The small West African nation of Gambia is rapidly approaching a crucial deadline. On Thursday, authoritarian President Yahya Jammeh's 23-year-long rule is set to end after his unexpected election defeat last month.
But there is little indication that Jammeh intends to give up power. Instead, he declared a state of emergency on Tuesday after weeks of attempting to contest the result of the vote.
Jammeh's refusal to step down in the wake of his country's Dec. 1 election now threatens to plunge Gambia into turmoil and create an international crisis. Regional powers have been making preparations in recent weeks for a possible military intervention to force him from office.
The Economic Community of West African States bloc has put troops on standby ahead of Jan. 19, the day Jammeh's mandate expires, and Nigeria has reportedly deployed a warship to Gambia's coast to put pressure on Jammeh. With a population of just under two million people, Gambia has only a tiny fraction of other West African countries' military capacity.
The current situation represents a stark change from last month, when Gambians celebrated in the streets after electing businessman Adama Barrow to the presidency.
After the election, Jammeh stated he would respect the result, but he changed his mind less than two weeks later. He has since moved to seize election offices, arrested protesters and launched a failed bid to challenge the election in Gambia's Supreme Court. The president of the election commission fled the country out of concern for his safety earlier this month, as have hundreds of Gambian citizens worried about possible violence.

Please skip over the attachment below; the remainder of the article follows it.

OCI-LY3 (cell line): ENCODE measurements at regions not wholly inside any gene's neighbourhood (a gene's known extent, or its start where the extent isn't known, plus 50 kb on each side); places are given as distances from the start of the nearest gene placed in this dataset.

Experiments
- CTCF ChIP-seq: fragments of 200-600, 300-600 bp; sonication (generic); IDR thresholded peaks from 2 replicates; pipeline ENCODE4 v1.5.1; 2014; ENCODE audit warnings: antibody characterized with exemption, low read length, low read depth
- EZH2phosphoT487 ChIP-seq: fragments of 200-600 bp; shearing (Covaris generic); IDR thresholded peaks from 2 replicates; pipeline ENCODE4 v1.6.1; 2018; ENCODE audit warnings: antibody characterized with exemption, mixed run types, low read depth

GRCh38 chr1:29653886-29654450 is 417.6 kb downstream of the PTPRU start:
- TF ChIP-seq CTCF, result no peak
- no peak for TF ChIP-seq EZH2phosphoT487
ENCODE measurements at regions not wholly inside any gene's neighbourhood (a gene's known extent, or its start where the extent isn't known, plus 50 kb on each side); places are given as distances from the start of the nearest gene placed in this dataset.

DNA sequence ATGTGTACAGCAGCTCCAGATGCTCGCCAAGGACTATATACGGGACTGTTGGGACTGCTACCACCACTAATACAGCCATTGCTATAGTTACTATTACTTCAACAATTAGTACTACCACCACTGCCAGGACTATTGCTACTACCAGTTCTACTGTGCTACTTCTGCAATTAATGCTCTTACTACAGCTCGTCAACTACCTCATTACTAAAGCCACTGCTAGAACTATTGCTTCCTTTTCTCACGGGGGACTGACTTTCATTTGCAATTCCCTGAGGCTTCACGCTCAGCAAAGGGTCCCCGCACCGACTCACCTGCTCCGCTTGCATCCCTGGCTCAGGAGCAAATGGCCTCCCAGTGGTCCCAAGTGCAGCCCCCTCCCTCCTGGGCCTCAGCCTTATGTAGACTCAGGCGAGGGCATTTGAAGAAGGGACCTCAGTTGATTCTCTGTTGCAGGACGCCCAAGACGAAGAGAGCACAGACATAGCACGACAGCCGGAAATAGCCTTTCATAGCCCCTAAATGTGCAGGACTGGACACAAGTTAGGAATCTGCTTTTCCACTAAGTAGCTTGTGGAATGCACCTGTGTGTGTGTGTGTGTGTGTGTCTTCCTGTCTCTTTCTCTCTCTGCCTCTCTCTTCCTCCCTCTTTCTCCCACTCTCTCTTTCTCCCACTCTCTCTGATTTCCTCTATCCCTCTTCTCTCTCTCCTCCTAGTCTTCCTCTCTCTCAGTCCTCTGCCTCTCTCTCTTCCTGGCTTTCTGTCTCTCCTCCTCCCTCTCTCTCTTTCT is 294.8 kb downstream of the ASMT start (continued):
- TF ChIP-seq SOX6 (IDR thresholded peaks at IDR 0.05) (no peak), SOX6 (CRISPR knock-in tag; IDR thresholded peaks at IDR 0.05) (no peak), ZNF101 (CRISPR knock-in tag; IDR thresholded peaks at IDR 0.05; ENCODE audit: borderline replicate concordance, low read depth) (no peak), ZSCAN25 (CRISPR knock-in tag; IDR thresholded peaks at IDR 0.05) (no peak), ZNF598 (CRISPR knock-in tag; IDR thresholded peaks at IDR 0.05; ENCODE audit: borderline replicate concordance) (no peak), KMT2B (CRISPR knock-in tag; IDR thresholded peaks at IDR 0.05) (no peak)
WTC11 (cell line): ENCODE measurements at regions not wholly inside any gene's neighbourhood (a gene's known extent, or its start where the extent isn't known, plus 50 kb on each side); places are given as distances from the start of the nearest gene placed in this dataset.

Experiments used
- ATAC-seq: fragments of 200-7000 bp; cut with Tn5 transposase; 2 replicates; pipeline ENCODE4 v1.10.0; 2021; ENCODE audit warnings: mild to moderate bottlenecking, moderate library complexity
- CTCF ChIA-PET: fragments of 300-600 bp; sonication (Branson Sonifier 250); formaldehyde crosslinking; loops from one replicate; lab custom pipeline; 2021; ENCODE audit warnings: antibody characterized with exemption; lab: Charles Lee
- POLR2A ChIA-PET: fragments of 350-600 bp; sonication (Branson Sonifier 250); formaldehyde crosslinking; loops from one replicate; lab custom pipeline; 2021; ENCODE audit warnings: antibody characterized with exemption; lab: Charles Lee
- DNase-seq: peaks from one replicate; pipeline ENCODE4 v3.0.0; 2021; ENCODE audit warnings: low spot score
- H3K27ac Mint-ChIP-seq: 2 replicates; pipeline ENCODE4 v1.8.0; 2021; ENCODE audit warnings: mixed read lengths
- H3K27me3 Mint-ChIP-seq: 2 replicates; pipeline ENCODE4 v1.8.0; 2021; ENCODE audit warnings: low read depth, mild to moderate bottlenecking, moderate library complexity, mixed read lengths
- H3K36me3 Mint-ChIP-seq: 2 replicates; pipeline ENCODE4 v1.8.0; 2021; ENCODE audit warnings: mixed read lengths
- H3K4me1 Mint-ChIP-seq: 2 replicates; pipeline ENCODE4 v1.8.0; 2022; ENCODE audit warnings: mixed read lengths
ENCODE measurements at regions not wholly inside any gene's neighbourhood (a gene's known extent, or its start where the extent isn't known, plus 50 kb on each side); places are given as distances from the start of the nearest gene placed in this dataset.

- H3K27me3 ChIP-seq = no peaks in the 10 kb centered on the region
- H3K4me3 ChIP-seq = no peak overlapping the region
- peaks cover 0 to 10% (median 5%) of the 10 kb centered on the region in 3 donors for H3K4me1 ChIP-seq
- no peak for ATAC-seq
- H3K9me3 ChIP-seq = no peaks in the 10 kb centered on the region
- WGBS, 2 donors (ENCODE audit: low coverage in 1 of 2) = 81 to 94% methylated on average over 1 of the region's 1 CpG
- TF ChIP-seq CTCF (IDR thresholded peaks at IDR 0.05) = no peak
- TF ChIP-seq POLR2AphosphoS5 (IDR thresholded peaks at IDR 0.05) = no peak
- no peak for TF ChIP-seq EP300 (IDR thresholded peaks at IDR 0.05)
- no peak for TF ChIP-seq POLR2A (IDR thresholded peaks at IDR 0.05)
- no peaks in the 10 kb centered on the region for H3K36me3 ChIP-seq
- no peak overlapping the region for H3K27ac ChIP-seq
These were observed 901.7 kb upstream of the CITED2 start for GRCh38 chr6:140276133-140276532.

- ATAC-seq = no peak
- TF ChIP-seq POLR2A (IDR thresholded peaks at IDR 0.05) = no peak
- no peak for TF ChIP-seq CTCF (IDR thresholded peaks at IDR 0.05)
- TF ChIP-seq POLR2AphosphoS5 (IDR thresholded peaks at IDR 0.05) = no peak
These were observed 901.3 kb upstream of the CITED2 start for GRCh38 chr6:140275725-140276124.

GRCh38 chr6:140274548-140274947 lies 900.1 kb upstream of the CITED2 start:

President-elect Barrow also left the country for security reasons, and is now in neighboring Senegal. On Sunday, a dog mauled Barrow's young son to death in Gambia, but he was unable to return to the country for the funeral.
Human rights groups fear that the humanitarian situation in Gambia could further decline if the crisis isn't resolved soon. Last spring, protests against Jammeh's rule led his government to imprison and kill members of the political opposition. Another crackdown could lead to violence and force more Gambians to flee as refugees.
"There is a history in Gambia of protests being brutally repressed," Stephen Cockburn, Amnesty International's deputy regional director for West and Central Africa, told The WorldPost. "Protests being faced down by an army who are using live ammunition is one of the biggest risks over the coming weeks."
Jammeh's state of emergency bans "acts intended to disturb public order" and "acts of disobedience."
"The declared State of Emergency must not be used to crackdown on peaceful dissent, and the security forces must not take this as a green light to repress those who may wish to speak out," Cockburn wrote in an email.
There is a history in Gambia of protests being brutally repressed. Stephen Cockburn, Amnesty International
Jammeh's refusal to step down has left him facing greater political isolation both internationally and at home. A number of Gambian officials resigned this week, including top ministers and the mayor of the capital city of Banjul. The African Union stated that it will not recognize Jammeh's legitimacy after his term runs out.
"Regional leaders have long been fed up with Yahya Jammeh" said Jeffrey Smith, founder of nonprofit advocacy group Vanguard Africa, which supported Barrow's campaign.
"The Gambia really has become an outlier in the region and a pariah state," he added.
Jammeh originally seized power in a 1994 coup, and human rights groups have repeatedly condemned his rule for violently repressing dissent. He once said he would slit the throats of gay men in his country and claimed he could cure HIV. After elections in 2011, Jammeh claimed he would rule for a billion years if it was God's will.Suggest a correction